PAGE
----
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“The Obvious Remedy”: Why Kentucky’s Kim Davis Won’t Find A Different Job

One of the oddities of the Kim Davis story in Kentucky is the obvious remedy. The Kentucky clerk has a job in which she’s supposed to issue marriage licenses, but Davis doesn’t want to issue licenses to couples she deems morally inadequate. So why doesn’t Davis find some other job in which her responsibilities won’t conflict with her religious views?

Indeed, given her public notoriety, if she asked far-right leaders for a paid position somewhere, Davis probably wouldn’t have much trouble landing another gig – one which her conscience would be comfortable with.

Last night, the clerk explained her perspective.

Kentucky clerk Kim Davis on Wednesday night explained to Fox News’ Megyn Kelly why she has still refused to resign despite numerous failed attempts to receive an accommodation for her religious beliefs.

 “If I resign I lose my voice,” Davis said. “Why should I have to quit a job that I love, that I’m good at?”

I imagine that was a rhetorical question, but the answer isn’t exactly complicated. If you have a job that requires you to do things you consider morally objectionable, you have a choice: meet your professional obligations anyway or find a different job. Davis’ argument is that she should continue to be paid to perform duties she refuses to do – to the point that she’s comfortable defying court rulings, her oath of office, and court orders.

As for Davis’ belief that she’ll lose her “voice” if she gets a different job, I have no idea what that means. She can continue to speak her mind on whatever topics she chooses, whether she’s a county clerk or something else entirely. Davis need not receive taxpayer money in order to have a “voice.”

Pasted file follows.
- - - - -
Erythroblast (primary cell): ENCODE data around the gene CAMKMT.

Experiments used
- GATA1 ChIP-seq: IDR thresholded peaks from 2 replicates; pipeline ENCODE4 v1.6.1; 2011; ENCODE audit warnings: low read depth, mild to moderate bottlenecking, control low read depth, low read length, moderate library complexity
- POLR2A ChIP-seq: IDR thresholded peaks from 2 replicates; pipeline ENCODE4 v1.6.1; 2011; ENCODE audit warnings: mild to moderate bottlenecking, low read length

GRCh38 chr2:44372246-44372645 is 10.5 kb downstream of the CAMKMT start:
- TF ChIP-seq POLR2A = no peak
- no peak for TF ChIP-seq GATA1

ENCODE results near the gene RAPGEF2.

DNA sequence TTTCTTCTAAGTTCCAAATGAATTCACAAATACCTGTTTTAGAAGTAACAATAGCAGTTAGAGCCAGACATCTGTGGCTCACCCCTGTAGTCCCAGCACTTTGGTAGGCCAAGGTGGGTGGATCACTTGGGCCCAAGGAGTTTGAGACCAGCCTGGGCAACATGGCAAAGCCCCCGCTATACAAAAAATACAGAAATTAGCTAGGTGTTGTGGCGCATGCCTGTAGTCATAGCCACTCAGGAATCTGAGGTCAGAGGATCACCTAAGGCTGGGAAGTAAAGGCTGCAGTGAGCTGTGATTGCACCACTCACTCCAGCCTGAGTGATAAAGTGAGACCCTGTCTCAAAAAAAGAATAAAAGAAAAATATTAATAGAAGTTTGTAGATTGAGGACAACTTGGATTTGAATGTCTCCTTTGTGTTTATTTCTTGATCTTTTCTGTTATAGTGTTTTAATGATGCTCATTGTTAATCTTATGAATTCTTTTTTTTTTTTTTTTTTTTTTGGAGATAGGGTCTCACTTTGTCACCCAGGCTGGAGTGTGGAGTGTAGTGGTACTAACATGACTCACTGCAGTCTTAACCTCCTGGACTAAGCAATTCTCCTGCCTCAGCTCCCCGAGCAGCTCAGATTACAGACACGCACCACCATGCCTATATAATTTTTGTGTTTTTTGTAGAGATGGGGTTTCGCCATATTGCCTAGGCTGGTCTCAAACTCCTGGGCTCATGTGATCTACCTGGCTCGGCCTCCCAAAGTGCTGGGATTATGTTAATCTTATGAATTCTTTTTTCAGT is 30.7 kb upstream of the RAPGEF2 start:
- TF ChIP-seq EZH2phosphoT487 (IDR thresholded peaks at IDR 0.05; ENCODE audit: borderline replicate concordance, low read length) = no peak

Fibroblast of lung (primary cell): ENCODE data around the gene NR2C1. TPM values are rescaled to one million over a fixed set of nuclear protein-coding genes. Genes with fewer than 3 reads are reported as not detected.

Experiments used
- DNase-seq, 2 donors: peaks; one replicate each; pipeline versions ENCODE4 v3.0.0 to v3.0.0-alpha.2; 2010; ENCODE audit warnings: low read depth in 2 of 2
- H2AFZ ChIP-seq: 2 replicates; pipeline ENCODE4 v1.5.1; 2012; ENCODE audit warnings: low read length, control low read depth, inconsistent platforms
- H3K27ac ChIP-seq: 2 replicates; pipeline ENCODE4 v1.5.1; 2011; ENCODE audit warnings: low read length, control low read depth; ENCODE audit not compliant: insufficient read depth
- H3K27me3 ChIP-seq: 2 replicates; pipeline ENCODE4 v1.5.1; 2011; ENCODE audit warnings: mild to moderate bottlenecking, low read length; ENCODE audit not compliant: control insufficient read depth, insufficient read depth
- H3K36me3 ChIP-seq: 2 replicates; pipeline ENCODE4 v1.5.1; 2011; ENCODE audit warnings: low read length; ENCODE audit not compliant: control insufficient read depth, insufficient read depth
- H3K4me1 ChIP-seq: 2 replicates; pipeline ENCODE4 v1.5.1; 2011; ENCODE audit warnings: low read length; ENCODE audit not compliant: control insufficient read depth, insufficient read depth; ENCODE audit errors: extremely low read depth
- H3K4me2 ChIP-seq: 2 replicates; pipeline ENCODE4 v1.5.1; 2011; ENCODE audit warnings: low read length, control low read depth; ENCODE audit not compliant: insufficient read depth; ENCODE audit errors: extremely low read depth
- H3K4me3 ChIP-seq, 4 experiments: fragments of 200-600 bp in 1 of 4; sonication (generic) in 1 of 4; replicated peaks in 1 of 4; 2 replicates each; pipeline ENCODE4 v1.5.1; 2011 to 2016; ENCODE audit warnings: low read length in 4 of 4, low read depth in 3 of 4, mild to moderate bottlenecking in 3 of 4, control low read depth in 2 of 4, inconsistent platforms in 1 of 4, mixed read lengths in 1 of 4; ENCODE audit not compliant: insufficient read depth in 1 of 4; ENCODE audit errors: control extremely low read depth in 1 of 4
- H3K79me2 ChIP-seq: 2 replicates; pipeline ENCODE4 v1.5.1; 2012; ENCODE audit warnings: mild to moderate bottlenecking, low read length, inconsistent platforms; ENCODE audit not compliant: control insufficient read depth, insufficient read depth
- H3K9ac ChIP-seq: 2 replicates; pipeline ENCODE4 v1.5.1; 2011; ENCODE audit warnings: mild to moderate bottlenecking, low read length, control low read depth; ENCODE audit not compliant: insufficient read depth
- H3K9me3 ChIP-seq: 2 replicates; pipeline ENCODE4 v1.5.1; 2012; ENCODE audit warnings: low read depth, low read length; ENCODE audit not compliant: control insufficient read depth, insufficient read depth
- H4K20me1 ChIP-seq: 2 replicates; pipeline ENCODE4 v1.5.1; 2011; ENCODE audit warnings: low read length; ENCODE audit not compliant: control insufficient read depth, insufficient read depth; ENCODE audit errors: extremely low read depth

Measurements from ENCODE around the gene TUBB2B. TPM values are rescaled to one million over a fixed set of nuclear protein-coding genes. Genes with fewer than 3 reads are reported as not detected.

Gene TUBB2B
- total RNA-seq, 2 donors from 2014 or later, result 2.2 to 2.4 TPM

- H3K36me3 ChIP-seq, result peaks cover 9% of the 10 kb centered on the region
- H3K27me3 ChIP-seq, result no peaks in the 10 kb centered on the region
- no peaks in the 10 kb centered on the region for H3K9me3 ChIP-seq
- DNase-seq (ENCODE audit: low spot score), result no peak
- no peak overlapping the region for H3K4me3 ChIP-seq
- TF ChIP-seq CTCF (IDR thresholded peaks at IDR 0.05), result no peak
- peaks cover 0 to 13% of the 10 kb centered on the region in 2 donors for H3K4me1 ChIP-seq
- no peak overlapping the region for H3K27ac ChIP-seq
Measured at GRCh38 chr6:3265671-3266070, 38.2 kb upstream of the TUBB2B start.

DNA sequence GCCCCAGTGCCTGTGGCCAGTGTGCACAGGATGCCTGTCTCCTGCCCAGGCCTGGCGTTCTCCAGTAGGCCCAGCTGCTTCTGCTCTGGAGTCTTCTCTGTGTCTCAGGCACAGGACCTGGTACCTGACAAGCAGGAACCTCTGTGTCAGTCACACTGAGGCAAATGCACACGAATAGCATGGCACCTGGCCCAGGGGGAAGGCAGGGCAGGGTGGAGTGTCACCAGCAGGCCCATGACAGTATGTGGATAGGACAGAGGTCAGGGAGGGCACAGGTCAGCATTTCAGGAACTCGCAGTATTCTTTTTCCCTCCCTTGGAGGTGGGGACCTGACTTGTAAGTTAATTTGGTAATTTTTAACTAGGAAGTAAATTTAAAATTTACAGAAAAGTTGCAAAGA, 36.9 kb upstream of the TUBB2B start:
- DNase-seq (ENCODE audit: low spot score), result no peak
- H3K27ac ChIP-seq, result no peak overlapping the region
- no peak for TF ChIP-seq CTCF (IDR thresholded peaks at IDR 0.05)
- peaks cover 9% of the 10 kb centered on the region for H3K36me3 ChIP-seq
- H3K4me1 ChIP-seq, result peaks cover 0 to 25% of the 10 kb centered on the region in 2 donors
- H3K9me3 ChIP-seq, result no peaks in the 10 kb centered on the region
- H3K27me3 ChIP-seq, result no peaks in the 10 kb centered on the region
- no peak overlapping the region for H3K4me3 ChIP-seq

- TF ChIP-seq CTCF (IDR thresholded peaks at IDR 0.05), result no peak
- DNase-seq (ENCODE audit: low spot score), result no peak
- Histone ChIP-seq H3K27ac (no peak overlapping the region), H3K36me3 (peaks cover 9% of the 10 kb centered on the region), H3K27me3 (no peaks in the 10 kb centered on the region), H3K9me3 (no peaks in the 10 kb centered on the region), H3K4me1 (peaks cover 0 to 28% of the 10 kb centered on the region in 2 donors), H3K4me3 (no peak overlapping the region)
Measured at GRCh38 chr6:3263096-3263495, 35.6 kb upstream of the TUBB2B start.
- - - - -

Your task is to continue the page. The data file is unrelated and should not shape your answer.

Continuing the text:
Meanwhile, in the courts, the Kentucky clerk continues to strike out. The Lexington Herald-Leader reported this morning:

U.S. District Judge David Bunning refused to grant Davis an emergency stay that she requested for the preliminary injunction he issued last month, ordering her to resume issuing marriage licenses. […]

At a hearing Sept. 3 in Ashland, where Bunning sent Davis to jail for five days for contempt of court, the judge expanded his mandate to include all eligible couples in Rowan County, rather than just the couples who sued Davis…. In a five-page order Wednesday, Bunning denied the stay motion that Davis subsequently filed with him. The judge said he had no intention of letting Davis grant marriage licenses to eligible couples who are plaintiffs in the case while denying licenses to others.

Note, the ACLU filed a motion with Judge Bunning this week, accusing Davis of defying a court order from two weeks ago. He did not address that motion yesterday.

As for last night’s interview, Fox’s Megyn Kelly asked Davis, “You’re prepared to go back to jail if that’s what it takes?” The clerk replied, “Whatever the cost.”

 

By: Steve Benen, The Maddow Blog, September 24, 2015

September 24, 2015 Posted by | Elected Officials, Kim Davis, Marriage Equality | , , , , , , | 1 Comment

“Liberty Does Not Mean Taking Away Others’ Rights”: Kim Davis’ Beliefs Have Not Been Criminalized; Her Actions Have